2. Goats*

      I agree that the caveat is really important here. It sounds like this is likely just part of the OP’s role as the event coordinator.

      I don’t know what industry this is in, but from my work in non-profits and universities, the event coordinator is the person who is on site all the time. Echoing what someone else said above, the PM would be responsible for the vision and direction of the event, but Event Coordinators are the ones on site making sure the event goes smoothly.

      It sounds like the expectations are not clear here. If the OP does discuss this with the higher ups, I’d expect to hear that this is an expectation of their job.

  21. Pwyll*

    I used to work somewhere that had a very, very “butt in seat” culture. You were expected to be there from 9-6, and though you got an hour lunch, it was wink-wink expected you take it at your desk, in addition to long evening events. Then, the COO and the VP both had children (with their respective spouses). And suddenly, magically, “butt in seat culture” didn’t exist anymore . . . if you had children. Now everyone with children worked 9-3, with effectively unlimited vacation, and the rest of staff was expected to fill in and cover the holes. Before one of the highest performers quit, she had worked a double-week with travel covering for clients that aren’t hers, her pre-planned vacation had been cancelled to give flexibility to the VP to see his daughter’s play, and she was denied additional vacation time after the double week. She explained that she felt she would never be given any type of flexibility at the company unless she had children, which wasn’t what she signed up for. The CEO spent the next week “consoling” her by explaining that, of course she will have children one day, not to worry. And when she meets the right person, and they have that beautiful baby, she will be thankful for the flexibility they offer parents.

    So she quit.

      1. Anonymouish*

        As someone with a child who will always be more important than work…

        …yeah. F that very hard indeed. The idea that children are what everyone wants and are the ultimate achievement is so completely bullsh-t, and still shovelled with astounding regularity.

        1. LQ*

          I am incredibly grateful that I get it a lot less at this point. I went through a period in my early 30s where it was the first thing on everyones mind, I think I got rid of a lot of those people, and dumping someone for it made an impression on my family, especially since I’m still single after. But at work? People bringing that noise out at work? ARG! I guess I have moved into a bubble when I can pretend it doesn’t exist. WHOMP bubble popped. :(

          (And for the record? I can be thankful for the flexibility offered to parents, but that doesn’t mean you have to treat other employees poorly. I have a coworker who was having some childcare issues at the start of summer, my boss quietly (we aren’t supposed to have flexibility at my current job) let her shift her hours a little bit. It was really refreshing to see that! It is a good sign around here that there might be some easing of things. And this fall I’ve got something my boss has agreed to let me flex a little as well. It can be good and beneficial for all.)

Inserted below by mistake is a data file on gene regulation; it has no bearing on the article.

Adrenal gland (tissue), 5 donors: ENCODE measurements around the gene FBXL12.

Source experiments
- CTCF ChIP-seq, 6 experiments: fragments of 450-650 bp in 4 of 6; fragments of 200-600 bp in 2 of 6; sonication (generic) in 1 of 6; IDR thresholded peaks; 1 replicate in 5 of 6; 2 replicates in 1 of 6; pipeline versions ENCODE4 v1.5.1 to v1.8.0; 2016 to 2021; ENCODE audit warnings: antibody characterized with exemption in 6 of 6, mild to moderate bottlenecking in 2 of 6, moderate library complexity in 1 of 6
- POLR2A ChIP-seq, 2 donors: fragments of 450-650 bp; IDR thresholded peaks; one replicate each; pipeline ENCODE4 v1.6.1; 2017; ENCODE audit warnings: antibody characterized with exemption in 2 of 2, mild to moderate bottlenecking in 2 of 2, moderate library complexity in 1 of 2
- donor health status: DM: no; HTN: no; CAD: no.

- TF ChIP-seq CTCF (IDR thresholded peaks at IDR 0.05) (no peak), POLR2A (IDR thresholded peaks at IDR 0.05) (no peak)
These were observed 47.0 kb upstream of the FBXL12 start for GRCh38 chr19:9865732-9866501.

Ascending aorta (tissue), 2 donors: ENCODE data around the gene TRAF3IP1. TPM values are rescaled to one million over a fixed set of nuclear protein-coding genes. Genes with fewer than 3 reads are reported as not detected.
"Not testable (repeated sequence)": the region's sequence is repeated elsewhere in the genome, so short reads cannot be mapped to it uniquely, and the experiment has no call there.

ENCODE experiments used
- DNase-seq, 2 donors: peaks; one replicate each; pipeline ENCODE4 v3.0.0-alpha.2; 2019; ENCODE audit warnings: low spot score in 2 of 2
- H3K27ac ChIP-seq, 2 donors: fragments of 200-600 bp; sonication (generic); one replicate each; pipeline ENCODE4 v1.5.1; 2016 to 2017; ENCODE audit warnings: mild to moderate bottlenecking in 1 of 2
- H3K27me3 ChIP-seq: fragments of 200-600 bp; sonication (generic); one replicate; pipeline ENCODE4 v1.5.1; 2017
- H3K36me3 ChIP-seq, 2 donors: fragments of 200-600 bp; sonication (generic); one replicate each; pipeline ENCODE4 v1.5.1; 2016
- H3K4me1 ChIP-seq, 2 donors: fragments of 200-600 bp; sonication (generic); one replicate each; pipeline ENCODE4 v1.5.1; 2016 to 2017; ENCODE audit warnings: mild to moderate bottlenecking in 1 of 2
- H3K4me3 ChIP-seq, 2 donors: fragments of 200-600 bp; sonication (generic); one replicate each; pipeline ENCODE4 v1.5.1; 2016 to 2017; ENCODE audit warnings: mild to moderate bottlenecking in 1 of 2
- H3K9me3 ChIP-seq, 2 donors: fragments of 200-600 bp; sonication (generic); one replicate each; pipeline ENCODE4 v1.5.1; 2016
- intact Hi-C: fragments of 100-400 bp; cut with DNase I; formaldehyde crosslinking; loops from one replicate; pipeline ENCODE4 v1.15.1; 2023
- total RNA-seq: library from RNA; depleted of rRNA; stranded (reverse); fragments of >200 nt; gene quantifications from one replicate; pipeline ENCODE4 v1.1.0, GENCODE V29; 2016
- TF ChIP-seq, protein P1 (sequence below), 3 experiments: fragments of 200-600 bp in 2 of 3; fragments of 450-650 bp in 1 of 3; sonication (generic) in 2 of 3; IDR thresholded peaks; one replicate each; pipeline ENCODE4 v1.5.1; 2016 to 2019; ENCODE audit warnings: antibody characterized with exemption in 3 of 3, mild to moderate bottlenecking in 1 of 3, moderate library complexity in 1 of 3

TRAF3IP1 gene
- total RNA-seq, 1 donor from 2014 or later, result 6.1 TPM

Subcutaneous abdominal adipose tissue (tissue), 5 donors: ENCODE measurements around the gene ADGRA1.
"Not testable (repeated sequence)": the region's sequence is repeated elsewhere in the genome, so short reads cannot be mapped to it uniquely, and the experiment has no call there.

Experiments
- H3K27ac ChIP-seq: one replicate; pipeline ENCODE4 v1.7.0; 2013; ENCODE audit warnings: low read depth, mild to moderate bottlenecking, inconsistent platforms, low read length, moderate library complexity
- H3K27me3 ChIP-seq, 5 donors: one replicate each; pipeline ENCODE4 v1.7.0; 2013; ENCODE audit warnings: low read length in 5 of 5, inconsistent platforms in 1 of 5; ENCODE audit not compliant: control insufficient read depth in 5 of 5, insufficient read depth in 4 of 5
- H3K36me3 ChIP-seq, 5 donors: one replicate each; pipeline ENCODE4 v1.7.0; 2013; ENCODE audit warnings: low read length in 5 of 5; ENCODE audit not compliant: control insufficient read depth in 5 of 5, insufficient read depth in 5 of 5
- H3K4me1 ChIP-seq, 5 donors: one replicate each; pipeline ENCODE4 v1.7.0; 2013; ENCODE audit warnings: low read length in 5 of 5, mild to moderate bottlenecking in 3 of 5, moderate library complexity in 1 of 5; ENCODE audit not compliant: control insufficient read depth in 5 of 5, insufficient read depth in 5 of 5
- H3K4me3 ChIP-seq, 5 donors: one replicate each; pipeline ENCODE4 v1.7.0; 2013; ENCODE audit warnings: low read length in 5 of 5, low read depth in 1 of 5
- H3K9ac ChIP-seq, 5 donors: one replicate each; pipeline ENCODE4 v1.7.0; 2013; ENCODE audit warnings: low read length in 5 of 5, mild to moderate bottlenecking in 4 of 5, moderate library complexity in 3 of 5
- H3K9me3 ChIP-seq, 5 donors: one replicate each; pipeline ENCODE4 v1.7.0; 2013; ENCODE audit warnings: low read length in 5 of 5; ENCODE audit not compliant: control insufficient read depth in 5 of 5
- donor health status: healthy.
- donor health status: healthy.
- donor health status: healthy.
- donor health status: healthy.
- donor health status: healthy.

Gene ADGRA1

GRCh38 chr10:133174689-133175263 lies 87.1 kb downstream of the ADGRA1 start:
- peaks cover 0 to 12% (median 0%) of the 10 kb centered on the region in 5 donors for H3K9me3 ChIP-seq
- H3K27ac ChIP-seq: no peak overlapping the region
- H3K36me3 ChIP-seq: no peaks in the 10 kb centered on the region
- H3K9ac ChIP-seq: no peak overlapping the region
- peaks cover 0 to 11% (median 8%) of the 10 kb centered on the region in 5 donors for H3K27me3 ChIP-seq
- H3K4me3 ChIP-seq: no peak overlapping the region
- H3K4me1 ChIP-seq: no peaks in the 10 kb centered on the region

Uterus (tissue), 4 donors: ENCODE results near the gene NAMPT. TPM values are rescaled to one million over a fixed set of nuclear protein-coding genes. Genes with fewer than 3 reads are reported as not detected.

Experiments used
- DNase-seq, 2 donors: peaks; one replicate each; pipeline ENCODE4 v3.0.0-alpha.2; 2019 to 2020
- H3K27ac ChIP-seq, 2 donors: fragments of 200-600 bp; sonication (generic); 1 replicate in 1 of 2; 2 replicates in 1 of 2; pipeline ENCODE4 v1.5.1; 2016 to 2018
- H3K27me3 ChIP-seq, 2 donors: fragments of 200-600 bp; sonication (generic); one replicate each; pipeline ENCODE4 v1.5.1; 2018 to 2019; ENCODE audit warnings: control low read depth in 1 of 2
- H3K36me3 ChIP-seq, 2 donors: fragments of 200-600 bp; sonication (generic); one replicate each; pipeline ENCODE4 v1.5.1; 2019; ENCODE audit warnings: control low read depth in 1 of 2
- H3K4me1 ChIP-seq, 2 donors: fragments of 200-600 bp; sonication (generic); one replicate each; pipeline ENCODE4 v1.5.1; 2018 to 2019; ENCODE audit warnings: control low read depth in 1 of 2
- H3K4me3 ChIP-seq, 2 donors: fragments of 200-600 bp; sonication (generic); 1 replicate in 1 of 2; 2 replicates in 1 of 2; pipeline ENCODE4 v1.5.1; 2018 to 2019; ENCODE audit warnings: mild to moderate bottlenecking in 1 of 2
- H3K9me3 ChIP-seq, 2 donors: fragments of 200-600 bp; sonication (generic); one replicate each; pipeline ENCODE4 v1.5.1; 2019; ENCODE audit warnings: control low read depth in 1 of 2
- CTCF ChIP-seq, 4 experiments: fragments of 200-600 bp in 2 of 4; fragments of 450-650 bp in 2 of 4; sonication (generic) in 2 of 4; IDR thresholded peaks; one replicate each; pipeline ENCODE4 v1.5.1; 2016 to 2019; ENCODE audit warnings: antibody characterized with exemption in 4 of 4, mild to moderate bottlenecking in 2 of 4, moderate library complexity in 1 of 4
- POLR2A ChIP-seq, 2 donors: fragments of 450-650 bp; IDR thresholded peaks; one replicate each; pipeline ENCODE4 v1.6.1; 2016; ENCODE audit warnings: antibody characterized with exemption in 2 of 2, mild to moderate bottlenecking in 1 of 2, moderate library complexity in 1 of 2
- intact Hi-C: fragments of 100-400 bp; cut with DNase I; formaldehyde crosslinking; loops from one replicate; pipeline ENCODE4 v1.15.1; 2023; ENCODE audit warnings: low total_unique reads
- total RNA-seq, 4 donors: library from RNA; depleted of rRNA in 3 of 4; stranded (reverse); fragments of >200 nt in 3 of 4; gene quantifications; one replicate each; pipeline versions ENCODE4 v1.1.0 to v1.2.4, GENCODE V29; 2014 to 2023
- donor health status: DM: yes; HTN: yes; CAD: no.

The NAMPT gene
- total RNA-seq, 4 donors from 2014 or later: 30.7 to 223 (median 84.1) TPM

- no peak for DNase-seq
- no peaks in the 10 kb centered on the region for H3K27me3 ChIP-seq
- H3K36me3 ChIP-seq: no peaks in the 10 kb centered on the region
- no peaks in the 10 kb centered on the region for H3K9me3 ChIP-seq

2. SevenSixOne*

          “The idea that children are what everyone wants and are the ultimate achievement is so completely bullsh-t, and still shovelled with astounding regularity.”

          Ugh, and I can’t even imagine how awful it must be for anyone who desperately wants children and can’t have them!

          1. Hrovitnir*

            Right? I don’t want children and never has so I hate this line of thinking with the fire of a thousand suns, but it’s a whole new level of awful directed at people who are struggling with fertility/cannot have children they very much want. People shouldn’t have to tell you their painful personal experiences for you not to be an arsehole!

            1. Whiskey Tango Foxtrot*

              “So, when are you going to have children?”
              “When I can stop miscarrying them.”

              Knocks ’em back a bit…

    1. LibraryChick*

      Yes. Ugh. I have experienced this type of workplace discrimination more than once. Basically, the employer wants to be family friendly without having to experience any additional expense to them. The first time it happened, I put up with it for almost a year before I tried the tactic being recommended by AAM, but I immediately received push back – I was accused of not being a team player, and both coworkers and management became hostile towards me. The last straw for me was being put in the same situation as the OP – having to take over at an event which I had not been in charge of planning. Things went wrong, and I was formally reprimanded for the problems which never would have happened if I had been in charge of it from the beginning! After that incident I landed another job and left that place.